With Martian air, Dirt, and Sunshine, It Should be Possible to Make Iron on Mars When the first humans reach Mars, they’ll probably live in habitats that were there ahead of time or in habs made from their landers. Eventually, though, if people are going to settle on Mars in large numbers, they’ll need to become self-sufficient. A group of researchers at Swinburne University in Melbourne, Australia is looking at ways to make it happen. Their goal is in-situ resource utilization on the planet for solutions to building out the materials needed for Mars cities. They’ve come up with a proposal to produce metals forRead More →

A Remote Surgical Robot is Going to the International Space Station In the near future, NASA and other space agencies will send astronauts beyond Low Earth Orbit (LEO) for the first time in over fifty years. But unlike the Apollo Era, these missions will consist of astronauts spending extended periods on the Moon and traveling to and from Mars (with a few months of surface operations in between). Beyond that, there’s also the planned commercialization of LEO and cis-Lunar space, meaning millions of people could live aboard space habitats and surface settlements well beyond Earth. This presents many challenges, which include the possibility that theRead More →

What part of a space rock survives all the way to the ground? When a small asteroid enters Earth’s atmosphere from space, its surface is brutally heated, causing melting and fragmenting. Therefore, why the rocks near the surface survive to the ground as meteorites has been somewhat of a mystery. That mystery is solved in a new study of the fiery entry of asteroid 2008 TC3, published online today in Meteoritics and Planetary Science. phys.org Go to SourceRead More →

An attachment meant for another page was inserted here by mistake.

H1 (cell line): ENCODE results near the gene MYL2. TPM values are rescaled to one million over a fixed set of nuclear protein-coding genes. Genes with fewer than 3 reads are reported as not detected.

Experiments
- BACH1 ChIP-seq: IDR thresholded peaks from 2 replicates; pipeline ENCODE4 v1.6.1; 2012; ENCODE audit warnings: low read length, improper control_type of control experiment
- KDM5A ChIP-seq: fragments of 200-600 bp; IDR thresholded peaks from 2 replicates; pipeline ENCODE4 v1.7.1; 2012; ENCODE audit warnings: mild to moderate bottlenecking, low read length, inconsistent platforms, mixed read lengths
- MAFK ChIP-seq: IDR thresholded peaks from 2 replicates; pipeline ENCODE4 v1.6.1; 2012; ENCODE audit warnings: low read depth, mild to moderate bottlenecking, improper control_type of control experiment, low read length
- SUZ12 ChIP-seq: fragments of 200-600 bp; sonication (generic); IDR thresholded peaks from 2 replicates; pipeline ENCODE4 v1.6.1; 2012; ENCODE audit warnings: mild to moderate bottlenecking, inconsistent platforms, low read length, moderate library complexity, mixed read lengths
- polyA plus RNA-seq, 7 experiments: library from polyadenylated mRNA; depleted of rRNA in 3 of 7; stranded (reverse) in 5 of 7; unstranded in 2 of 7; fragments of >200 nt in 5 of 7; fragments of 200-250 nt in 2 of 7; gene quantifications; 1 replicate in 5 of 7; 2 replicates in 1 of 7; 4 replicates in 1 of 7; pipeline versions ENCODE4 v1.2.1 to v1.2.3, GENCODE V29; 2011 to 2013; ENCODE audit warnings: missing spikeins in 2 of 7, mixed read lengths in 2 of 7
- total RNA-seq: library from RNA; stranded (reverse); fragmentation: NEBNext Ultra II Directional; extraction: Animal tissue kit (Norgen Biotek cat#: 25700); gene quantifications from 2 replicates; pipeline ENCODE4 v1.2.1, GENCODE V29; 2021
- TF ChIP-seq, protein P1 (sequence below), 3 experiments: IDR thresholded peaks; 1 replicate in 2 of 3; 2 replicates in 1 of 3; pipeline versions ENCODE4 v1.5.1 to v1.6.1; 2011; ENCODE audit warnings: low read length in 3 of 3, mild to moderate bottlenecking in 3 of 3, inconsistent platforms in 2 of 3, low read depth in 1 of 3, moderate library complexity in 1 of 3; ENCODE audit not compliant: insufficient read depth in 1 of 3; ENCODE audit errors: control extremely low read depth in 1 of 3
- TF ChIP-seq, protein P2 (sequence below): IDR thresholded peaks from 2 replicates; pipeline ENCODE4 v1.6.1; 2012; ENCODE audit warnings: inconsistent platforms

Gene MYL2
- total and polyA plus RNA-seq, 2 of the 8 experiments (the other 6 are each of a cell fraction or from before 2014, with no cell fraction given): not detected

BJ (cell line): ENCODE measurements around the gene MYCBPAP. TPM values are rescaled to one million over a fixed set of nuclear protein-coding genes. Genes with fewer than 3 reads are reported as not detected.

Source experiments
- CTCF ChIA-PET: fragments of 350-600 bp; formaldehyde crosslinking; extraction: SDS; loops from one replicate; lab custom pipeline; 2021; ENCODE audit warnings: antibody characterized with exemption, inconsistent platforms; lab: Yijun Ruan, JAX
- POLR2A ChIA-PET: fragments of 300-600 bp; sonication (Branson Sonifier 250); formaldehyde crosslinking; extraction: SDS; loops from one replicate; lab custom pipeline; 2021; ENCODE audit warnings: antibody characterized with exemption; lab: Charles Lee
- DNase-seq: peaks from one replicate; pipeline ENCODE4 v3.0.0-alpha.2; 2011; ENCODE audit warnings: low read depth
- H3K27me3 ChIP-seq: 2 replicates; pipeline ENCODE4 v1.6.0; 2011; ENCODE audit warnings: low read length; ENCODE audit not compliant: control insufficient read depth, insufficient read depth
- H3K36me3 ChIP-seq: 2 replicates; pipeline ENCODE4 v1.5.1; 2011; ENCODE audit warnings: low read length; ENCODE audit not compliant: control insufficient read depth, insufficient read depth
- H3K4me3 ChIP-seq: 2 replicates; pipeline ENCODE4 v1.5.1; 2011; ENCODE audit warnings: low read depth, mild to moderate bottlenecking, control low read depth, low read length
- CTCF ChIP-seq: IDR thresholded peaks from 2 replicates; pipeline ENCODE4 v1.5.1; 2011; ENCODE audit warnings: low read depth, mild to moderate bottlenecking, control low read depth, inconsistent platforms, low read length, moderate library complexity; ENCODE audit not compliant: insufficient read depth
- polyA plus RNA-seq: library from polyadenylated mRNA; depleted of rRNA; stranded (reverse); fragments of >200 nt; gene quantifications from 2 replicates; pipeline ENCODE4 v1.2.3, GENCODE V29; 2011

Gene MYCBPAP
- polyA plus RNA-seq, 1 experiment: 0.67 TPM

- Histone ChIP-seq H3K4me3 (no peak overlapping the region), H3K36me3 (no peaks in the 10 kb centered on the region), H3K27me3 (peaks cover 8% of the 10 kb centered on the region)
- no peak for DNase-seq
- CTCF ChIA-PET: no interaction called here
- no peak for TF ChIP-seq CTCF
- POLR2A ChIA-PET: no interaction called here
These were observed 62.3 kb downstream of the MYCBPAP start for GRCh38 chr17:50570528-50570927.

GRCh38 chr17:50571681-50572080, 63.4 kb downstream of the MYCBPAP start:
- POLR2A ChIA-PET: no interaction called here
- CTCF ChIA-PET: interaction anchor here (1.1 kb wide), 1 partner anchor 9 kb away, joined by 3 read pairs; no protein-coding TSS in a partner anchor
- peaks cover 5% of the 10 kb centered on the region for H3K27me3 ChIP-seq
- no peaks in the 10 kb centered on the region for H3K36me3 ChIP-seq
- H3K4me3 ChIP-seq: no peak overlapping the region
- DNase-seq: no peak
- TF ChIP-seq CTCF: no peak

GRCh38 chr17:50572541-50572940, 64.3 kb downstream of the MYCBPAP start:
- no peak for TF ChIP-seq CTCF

Hubble can Still Impress and Inspire. Here’s Globular Star Cluster NGC 6638 Wow, what a beauty! While we’ve all turned our attentions to the new James Webb Space Telescope, this image proves Hubble has still has got it where it counts.   This new image from the Hubble Space Telescope shows the heart of the globular cluster NGC 6638 in the constellation Sagittarius. This star-studded cluster contains tens of thousands to millions of stars, all tightly bound together by gravity. Globular clusters have a higher concentration of stars towards their centers, and this observation highlights that density. This image was taken with Hubble’s Wide FieldRead More →

Exploring how stars determine their own masses Last year, a team of astrophysicists including key members from Northwestern University launched STARFORGE, a project that produces the most realistic, highest-resolution 3D simulations of star formation to date. Now, the scientists have used the highly detailed simulations to uncover what determines the masses of stars, a mystery that has captivated astrophysicists for decades. phys.org Go to SourceRead More →

UPK 39 and UPK 41 form a primordial binary open cluster, study finds Using data from ESA’s Gaia satellite and the Large Sky Area Multi-Object Fiber Spectroscopic Telescope (LAMOST), astronomers have investigated three open clusters near the Aquila Rift cloud. They found that two of them, designated UPK 39 and UPK 41, constitute a primordial binary open cluster. The discovery is reported in a paper published July 28 on arXiv.org. phys.org Go to SourceRead More →

Will Europa finally answer, ‘Are we alone?’ While NASA’s much-lauded Space Launch System stands ready for its maiden flight later this month with the goal of sending astronauts back to the Moon in the next few years, our gazes once again turn to the stars as we continue to ask the question that has plagued humankind since time immemorial: Are we alone? While there are several solar system locales that we can choose from to conduct our search for life beyond Earth, to include Mars and Saturn’s moons, Titan and Enceladus, one planetary body orbiting the largest planet in the solar system has peaked theRead More →